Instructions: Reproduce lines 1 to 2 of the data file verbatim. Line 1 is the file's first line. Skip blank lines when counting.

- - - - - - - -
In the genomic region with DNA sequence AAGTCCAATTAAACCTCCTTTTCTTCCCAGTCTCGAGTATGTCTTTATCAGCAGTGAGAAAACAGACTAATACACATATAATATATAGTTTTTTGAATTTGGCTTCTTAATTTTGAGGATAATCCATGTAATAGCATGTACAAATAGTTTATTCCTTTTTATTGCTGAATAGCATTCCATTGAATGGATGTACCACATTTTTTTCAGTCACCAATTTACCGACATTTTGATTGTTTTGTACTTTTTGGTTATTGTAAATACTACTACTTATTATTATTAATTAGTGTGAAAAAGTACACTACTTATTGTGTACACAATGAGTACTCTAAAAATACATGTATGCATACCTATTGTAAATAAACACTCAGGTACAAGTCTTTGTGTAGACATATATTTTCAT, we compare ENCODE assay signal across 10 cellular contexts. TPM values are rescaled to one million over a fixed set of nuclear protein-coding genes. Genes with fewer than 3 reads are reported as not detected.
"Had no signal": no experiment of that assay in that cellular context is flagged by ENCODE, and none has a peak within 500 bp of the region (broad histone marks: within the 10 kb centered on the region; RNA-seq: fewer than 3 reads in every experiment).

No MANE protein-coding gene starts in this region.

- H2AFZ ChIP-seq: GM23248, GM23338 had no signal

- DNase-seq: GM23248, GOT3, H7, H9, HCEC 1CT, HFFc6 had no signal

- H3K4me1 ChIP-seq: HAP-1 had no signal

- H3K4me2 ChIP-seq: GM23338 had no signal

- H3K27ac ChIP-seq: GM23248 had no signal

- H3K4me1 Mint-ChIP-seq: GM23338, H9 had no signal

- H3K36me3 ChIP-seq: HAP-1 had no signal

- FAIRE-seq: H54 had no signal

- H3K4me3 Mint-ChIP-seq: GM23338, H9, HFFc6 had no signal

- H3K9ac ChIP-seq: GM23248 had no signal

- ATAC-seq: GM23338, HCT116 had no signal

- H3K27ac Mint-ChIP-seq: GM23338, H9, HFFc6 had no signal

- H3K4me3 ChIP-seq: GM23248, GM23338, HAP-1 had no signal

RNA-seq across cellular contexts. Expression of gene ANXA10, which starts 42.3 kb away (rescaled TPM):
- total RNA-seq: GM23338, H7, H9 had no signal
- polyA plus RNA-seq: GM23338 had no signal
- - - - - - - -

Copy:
In the genomic region with DNA sequence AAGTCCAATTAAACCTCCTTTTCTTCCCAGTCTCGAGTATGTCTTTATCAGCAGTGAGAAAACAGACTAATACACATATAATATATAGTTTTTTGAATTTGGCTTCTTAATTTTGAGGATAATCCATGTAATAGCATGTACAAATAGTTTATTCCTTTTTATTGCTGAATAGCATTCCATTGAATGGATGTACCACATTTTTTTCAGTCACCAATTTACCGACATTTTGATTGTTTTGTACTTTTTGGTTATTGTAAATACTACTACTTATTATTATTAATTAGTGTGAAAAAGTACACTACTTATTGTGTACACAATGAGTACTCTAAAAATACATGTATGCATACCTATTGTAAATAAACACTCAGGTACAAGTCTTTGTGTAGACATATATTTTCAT, we compare ENCODE assay signal across 10 cellular contexts. TPM values are rescaled to one million over a fixed set of nuclear protein-coding genes. Genes with fewer than 3 reads are reported as not detected.
"Had no signal": no experiment of that assay in that cellular context is flagged by ENCODE, and none has a peak within 500 bp of the region (broad histone marks: within the 10 kb centered on the region; RNA-seq: fewer than 3 reads in every experiment).